The clinicopathologic features of chronic active Epstein-Barr virus infective enteritis.

Affiliation

Center of Inflammatory Bowel Disease, Sir Run Run Shaw Hospital, School of Medicine, Zhejiang University, Zhejiang, China. [Email]

Abstract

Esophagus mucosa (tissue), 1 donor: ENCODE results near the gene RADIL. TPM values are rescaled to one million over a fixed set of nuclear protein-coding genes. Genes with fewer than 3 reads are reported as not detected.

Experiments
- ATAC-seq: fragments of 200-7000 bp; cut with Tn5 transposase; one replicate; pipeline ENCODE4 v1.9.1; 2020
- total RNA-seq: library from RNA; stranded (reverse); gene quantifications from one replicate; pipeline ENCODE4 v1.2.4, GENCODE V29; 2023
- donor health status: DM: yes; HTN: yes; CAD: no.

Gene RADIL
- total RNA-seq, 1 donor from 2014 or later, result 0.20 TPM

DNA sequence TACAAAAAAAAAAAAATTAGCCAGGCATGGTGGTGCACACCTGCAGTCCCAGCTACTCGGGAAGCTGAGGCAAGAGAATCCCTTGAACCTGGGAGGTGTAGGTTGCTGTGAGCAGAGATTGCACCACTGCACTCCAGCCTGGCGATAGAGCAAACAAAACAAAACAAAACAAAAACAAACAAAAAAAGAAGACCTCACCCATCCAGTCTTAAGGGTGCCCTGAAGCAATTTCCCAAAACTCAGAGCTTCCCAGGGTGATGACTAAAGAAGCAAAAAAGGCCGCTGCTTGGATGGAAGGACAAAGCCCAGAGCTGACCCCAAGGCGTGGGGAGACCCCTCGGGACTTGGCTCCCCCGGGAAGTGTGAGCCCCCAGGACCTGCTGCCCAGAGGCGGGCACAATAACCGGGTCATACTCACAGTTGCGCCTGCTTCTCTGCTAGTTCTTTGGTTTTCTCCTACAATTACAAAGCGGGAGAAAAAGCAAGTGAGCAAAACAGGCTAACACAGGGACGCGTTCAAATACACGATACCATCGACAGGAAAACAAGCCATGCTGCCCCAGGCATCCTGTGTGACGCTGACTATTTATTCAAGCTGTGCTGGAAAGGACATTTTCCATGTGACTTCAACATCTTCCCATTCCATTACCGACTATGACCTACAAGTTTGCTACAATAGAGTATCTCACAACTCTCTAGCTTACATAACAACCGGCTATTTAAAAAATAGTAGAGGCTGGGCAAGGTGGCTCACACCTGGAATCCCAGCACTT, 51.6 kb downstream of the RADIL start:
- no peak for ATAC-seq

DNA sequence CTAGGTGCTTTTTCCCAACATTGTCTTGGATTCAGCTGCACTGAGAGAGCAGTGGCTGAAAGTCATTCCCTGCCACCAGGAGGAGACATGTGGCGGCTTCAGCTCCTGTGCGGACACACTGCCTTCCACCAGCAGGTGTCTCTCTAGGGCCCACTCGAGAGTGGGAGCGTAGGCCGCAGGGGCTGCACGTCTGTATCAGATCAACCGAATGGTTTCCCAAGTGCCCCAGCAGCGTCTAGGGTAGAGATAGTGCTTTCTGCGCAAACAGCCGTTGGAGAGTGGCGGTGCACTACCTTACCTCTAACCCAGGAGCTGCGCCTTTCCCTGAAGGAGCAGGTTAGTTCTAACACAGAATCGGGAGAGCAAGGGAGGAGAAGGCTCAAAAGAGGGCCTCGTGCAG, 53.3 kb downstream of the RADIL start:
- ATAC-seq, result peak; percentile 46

Chronic active Epstein-Barr virus infective enteritis (CAEBV enteritis) is rare and has not been well described yet. Therefore, we reported the clinicopathologic features of 11 patients with chronic active Epstein-Barr virus infective enteritis and their differences from inflammatory bowel disease. The major clinical presentations of chronic active Epstein-Barr virus infective enteritis were intermittent fever over 39 °C (100%), diarrhea (73%), abdominal pain (64%), lymphadenopathy (64%), splenomegaly (64%), and hepatomegaly (27%). The main endoscopic findings included numerous shallow, small, and irregular ulcers, mainly involving colon and small intestine together, no cobble-like appearance, and longitudinal ulcers. Compared to inflammatory bowel disease patients, the frequency of intermittent fever, hepatomegaly, splenomegaly, lymphadenopathy, the value of C-reactive protein, and serum Epstein-Barr virus DNA (EBV DNA) were significantly higher in chronic active Epstein-Barr virus infective enteritis patients (p < 0.01). The histologic findings show transmural inflammation with extended lymphoid infiltration, fissuring ulcers, and intraepithelial lymphocytosis. But chronic active Epstein-Barr virus infective enteritis lacked granulomas and connective tissue changes such as neural hypertrophy and thickened muscularis mucosae. Three chronic active Epstein-Barr virus infective enteritis patients died within 5 years of disease onset, and those three patients have received total colectomy, two of them died within 1 month after surgery. In this study, clinicopathologic features have been summarized to better recognize chronic active Epstein-Barr virus infective enteritis. There are resemblances between chronic active Epstein-Barr virus infective enteritis and inflammatory bowel disease, but some symptoms, signs, and indexes like intermittent fever, hepatomegaly, splenomegaly, lymphadenopathy, and elevated C-reactive protein, Epstein-Barr virus DNA are characteristics to differentiate chronic active Epstein-Barr virus infective enteritis and inflammation. Histopathological features also help the discrimination. Serum Epstein-Barr virus DNA and intestinal tissue in situ hybridization for Epstein-Barr virus-encoded RNA are recommended to exclude chronic active Epstein-Barr virus infective enteritis.